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DOS Benchmarks
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Notes on Benchmarks

What are “benchmarks”?

Benchmarks are small programs aimed at measuring the speed of a computer system and/or some of its parts. Usually, the benchmark lets the measured part execute some task (the processor executes a certain number of instructions, the disk copies a certain amount of data, etc.) and takes note of the elapsed time, converting it into an “absolute” value. Thus, if your hard disk copied, say, 10 Mb of data in 20 secs., the benchmark will credit it of a “transfer speed” of 500 Kb/sec.

Should we trust benchmarks?

If we want benchmarks to have some value, we must compare systems using exactly the same conditions, that is the same settings. Performance may change dramatically if we modify some configuration switch, or if we simply change video driver. This is especially true when we use some “graphic interface” operating system, such as Windows. In such case, we may notice that, for instance, video speed depends more on the quality of the software driver than on the “real” (i.e. – hardware) speed of the video card.
But, even if we try to use “the very same conditions” to compare systems, benchmarks still must be viewed with a little of suspicion. For instance, many low-level CPU benchmarks (such as those I used) make use of a very small code, which is entirely contained in the processor's internal cache of a 486. This will result in a very good performance for a 486 in comparison to a 386, which has no internal cache. But they will also overestimate the speed of, say, a 486DX2-50 MHz over that of a 486-25 MHz, giving a value which is about two times higher. It is known, instead, that a 486DX2-50, having an external speed of 25 MHz only, is, in real practice, about 60-80% faster than its “smaller” half-speed brother.

Most benchmarks I used are 16-bit. This was necessary as I wanted to compare older 16-bit processors (8086, 8088, 80286) with newer ones. If we would recompile all of our programs from 16-bit to 32-bit, we would get better performances for 32-bit CPUs (386, 486, etc.). It is known that, when running 16-bit code, a 386 CPU offers little advantages over a 286 at the same clock (if we compare the instruction timings of 286 and 386 CPUs, we would notice that most of them run at the same number of cycles).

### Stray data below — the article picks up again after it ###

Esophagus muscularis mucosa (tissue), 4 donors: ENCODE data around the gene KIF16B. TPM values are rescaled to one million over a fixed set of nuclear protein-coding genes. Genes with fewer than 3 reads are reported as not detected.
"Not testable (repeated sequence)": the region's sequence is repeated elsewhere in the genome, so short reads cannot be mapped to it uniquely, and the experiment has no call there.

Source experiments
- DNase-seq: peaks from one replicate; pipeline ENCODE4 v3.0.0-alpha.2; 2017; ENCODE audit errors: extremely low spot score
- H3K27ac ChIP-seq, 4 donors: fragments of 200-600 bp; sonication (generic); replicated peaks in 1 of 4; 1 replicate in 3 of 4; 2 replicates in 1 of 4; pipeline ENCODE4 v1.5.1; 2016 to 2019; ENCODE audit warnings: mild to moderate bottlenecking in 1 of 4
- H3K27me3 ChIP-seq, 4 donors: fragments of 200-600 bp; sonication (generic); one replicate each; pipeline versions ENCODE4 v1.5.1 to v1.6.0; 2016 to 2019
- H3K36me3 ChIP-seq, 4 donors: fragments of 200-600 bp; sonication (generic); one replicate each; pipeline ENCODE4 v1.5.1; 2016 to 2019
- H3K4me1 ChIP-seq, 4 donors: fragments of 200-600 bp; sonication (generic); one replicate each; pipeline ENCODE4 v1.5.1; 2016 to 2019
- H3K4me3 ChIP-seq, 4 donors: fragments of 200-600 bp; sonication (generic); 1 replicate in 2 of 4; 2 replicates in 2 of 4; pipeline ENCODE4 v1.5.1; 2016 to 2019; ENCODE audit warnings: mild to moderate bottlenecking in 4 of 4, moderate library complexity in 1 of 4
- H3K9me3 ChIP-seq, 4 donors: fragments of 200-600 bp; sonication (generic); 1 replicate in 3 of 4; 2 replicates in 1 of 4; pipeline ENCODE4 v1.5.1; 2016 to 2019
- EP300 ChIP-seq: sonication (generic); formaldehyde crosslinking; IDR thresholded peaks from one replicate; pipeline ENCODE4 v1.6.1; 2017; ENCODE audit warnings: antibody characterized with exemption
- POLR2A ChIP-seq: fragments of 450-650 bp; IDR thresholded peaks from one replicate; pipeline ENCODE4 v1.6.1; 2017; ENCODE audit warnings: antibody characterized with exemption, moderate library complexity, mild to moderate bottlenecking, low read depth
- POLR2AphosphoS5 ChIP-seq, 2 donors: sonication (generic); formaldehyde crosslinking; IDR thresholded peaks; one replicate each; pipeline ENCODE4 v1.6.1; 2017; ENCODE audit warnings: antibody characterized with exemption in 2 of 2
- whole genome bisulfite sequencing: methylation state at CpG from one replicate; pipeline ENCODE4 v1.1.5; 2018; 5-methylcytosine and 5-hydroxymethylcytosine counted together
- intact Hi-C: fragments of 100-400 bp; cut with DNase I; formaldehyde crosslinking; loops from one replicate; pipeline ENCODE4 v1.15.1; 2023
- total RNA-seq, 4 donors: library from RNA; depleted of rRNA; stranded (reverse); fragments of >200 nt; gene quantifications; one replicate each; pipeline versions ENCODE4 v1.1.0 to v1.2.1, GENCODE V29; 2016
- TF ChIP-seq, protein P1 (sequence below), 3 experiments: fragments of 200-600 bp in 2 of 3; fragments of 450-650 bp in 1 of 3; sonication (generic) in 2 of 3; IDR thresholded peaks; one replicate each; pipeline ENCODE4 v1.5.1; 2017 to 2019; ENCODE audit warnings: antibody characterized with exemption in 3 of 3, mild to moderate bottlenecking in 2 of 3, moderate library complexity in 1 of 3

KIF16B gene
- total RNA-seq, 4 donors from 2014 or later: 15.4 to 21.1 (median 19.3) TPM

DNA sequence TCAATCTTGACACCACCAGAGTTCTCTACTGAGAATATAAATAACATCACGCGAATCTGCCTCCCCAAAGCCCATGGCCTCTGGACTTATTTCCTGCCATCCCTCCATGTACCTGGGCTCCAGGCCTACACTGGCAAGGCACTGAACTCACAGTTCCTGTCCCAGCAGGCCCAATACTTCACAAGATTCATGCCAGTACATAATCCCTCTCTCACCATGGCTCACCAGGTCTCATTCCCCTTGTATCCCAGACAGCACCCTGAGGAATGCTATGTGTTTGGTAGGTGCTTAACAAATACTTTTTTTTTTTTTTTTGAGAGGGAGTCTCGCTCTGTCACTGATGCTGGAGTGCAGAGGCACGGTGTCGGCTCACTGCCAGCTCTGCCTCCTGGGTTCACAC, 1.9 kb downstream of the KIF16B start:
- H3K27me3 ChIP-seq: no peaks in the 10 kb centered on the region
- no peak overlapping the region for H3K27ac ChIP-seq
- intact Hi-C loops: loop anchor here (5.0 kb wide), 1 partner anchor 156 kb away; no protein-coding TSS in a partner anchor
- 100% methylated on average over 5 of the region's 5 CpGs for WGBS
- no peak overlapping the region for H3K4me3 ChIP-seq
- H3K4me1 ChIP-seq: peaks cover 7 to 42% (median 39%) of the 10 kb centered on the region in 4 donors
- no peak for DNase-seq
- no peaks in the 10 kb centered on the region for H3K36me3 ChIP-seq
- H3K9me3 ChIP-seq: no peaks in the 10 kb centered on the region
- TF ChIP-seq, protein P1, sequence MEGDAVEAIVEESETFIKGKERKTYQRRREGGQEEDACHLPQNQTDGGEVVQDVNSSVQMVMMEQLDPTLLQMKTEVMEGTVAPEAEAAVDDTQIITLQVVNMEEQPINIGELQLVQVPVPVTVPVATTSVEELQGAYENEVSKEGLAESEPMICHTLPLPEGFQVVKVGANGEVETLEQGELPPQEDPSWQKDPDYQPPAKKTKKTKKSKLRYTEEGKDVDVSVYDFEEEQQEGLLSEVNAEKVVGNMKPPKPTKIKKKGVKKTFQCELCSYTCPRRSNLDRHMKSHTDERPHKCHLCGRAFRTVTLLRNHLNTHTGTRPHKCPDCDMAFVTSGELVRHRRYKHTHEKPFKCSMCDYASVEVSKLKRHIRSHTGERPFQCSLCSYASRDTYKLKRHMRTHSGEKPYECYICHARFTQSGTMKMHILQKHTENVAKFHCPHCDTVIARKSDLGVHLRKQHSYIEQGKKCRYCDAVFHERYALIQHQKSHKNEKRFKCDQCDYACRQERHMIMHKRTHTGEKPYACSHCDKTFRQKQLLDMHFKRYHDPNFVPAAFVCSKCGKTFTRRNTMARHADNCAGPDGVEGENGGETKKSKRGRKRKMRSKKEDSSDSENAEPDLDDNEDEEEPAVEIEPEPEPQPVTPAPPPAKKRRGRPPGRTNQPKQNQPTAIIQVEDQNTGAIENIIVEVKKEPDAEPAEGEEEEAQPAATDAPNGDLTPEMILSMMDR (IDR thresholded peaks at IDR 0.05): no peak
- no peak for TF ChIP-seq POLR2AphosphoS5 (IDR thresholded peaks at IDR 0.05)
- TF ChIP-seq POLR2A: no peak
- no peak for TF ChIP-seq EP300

The 486, instead, was the first x86 chip to hard-wire the most common operations, so it could run most instructions (including 16-bit ones) in one clock cycle. It also features an onboard cache memory of 8 Kb (16 Kb in later DX4 versions).

Most of these benchmarks, then, seem definitely unreliable when 686 class CPUs (Pentium Pro, Pentium II) are involved. For instance, CheckIt credits a Pentium-Pro-200 to be just as fast as a Pentium-100, and equals a Pentium-II-266 to a Pentium-166.

Disk benchmarks are even more objectionable: just browse my small database to see how certain systems have faster disks according to one benchmark, which become much slower if we turn to another. A certain hard disk may be very fast when copying large files, but may result much slower when dealing with very small files, or with empty directories. Note also that most DOS benchmarks underestimate the performance of SCSI devices, as DOS is a single-task o.s., while SCSI is designed for working in a multi-tasking environment.

Video benchmarks are in some cases completely unreliable: just have a look at my WinTune results and you will be able to find absurd values or gross inconsistencies.

So, do we need these benchmarks?

Probably not. My benchmarks are definitely non-professional, or non-scientific if you prefer, and you should not use them to extract "absolute" classifications between systems. I tested all machines at my disposal with five different DOS-based benchmarking programs so to give a wider degree of accuracy.
I tried to use exactly the same conditions (a plain MS-DOS 6.22 bootable floppy with no CONFIG.SYS nor AUTOEXEC.BAT, so not to have any program loaded at startup). However, many limitations still result.

Choice of benchmarks is rather fortuitous, as I used either freeware programs, or commercial programs of which I have a regular using license. This may help somebody wanting to compare his system.

Cache Check v. 4 (CACHECHK.EXE dated 8/2/96)